One text covering all the basic techniques of sensory testing is Sensoiγ Evaluation of Food: Principles & Practices, by Harry T. Lawless and Hildegarde Heymann, the disclosure of which is herein incorporated by reference. Statistics used in sensory evaluation are demonstrated as integrated applications in the context of appropriate sensory methods and are also presented as stand-alone material in appendices. Statistical applications are tailored to common analyses encountered to sensory work, together with instructions on how tests should be conducted. One exemplary application of the principles of quantitative descriptive analysis with respect to milk products is provided by Chapman et ah, J. Dairy Science 84: 12- 20 (2001).

A panel of respondents maybe assembled for sensory evaluation. Attribute terms for evaluation of samples are selected. Normally, ballot development and respondent training is carried out initially. Descriptive terms are developed for major sensory attribute categories. Exemplary attribute qualities include aroma, flavor, texture, aftertaste, sweetness, etc. Attributes are quantified with an intensity scale of from, e.g. 0 to 10; where 0 indicates that the attribute is not detected and 10 indicates the attribute is extremely strong. Overall quality rating may be measured with a scale of from, e.g. 1 to 10 where less than 6 is considered "poor," 6 to 7 is "fair," and 8 to 10 is "good."

Physical reference standards are determined by a panel consensus so that proper descriptive language may be developed. Panelists may be trained in evaluating certain samples until a consensus is attained.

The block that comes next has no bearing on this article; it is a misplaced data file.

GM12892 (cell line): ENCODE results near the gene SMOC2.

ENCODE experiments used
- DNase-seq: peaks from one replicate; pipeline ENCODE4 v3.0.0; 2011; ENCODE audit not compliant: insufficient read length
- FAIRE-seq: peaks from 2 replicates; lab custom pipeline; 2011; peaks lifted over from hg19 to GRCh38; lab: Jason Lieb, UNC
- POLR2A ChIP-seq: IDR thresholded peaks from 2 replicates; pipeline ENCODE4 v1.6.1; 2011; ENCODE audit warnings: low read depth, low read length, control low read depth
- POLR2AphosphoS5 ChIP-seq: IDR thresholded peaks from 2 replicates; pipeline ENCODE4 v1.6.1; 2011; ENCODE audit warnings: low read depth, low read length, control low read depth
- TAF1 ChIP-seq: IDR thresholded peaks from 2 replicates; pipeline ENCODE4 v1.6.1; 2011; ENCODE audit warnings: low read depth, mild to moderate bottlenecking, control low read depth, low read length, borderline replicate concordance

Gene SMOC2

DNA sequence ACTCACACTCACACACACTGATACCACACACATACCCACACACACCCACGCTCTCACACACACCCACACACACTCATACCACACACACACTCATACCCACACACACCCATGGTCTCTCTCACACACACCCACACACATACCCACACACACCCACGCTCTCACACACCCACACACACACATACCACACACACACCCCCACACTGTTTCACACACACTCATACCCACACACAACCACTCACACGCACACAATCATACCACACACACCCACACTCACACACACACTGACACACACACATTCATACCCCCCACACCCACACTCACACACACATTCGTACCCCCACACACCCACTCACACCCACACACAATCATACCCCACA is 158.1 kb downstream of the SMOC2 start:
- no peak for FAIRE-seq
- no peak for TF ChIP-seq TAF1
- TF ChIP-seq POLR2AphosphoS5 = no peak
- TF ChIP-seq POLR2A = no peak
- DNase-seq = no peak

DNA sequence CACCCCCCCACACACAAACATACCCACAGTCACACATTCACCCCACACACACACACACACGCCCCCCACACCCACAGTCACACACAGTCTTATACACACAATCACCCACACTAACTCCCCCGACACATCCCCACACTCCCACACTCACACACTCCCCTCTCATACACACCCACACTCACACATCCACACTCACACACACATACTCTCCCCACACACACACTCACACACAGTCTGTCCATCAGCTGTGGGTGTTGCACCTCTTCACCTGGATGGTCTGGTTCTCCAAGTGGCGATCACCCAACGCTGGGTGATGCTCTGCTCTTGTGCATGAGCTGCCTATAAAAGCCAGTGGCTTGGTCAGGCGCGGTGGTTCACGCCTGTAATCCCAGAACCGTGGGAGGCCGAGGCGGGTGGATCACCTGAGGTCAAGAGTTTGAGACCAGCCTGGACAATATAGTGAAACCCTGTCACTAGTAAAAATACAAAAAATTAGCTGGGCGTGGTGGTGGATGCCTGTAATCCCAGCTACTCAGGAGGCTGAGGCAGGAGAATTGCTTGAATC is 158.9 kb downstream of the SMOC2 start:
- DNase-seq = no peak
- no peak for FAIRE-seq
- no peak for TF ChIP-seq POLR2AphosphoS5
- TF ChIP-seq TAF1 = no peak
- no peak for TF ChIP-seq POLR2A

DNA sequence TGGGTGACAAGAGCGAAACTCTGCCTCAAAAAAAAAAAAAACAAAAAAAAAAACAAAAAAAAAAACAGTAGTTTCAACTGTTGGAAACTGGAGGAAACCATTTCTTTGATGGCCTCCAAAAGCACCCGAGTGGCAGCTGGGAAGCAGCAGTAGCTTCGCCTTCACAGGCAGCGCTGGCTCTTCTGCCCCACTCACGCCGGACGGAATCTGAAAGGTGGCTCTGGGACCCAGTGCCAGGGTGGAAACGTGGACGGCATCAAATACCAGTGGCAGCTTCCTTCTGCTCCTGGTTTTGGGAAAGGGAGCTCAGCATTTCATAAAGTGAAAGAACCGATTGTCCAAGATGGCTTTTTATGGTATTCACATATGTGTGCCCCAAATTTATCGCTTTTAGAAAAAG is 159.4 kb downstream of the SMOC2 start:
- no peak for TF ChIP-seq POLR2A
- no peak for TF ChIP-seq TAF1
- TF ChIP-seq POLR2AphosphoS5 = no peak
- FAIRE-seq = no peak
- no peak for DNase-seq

Overall quality ratings and quantified intensity ratings may be analyzed with such programs as Minitab ver. 12 or SAS ver. 6.11. Descriptive statistical measures maybe calculated for all attributes. Analysis of variance may be performed on each attribute using a randomized block design for balanced data with panelists as repeated measures as described by Ott, "Analysis of variance for some standard experimental designs," pp. 844-856 in An Introduction to Statistical Methods and Data Analysis. Wadsworth Publishing. Belmont, CA. Where F-test indicates a significant difference between treatment means, Tukey paired comparisons and orthogonal comparisons may be used to determine where the means are different. Significance of differences may be defined as P less than 0.05. Principal components analysis (PCA) may be applied with the factor analysis described by Lawless and Heymann, 1998, pp. 606-608 in Sensory Evaluation of Food: Principles and Practices. Chapman & Hall, New York, 1998. PCA may be applied to the attributes. Attributes may be omitted if the values are consistently low indicating that the attribute is not often present, if the attribute has a high standard deviation or if the attribute is highly correlated to another attribute. Kaiser's criterion may be applied (eigen value greater than 1) to determine the number of final factors from the initial ones as described by Massart et al., "Principal components and factor analysis," pp. 339-369 in Chemometrics: A Textbook. Elsevier, Amsterdam, 1988. To facilitate the interpretation of results, the factors may be orthogonally rotated leading to uncorrelated factors following the Varimax method described by Massart et al., supra.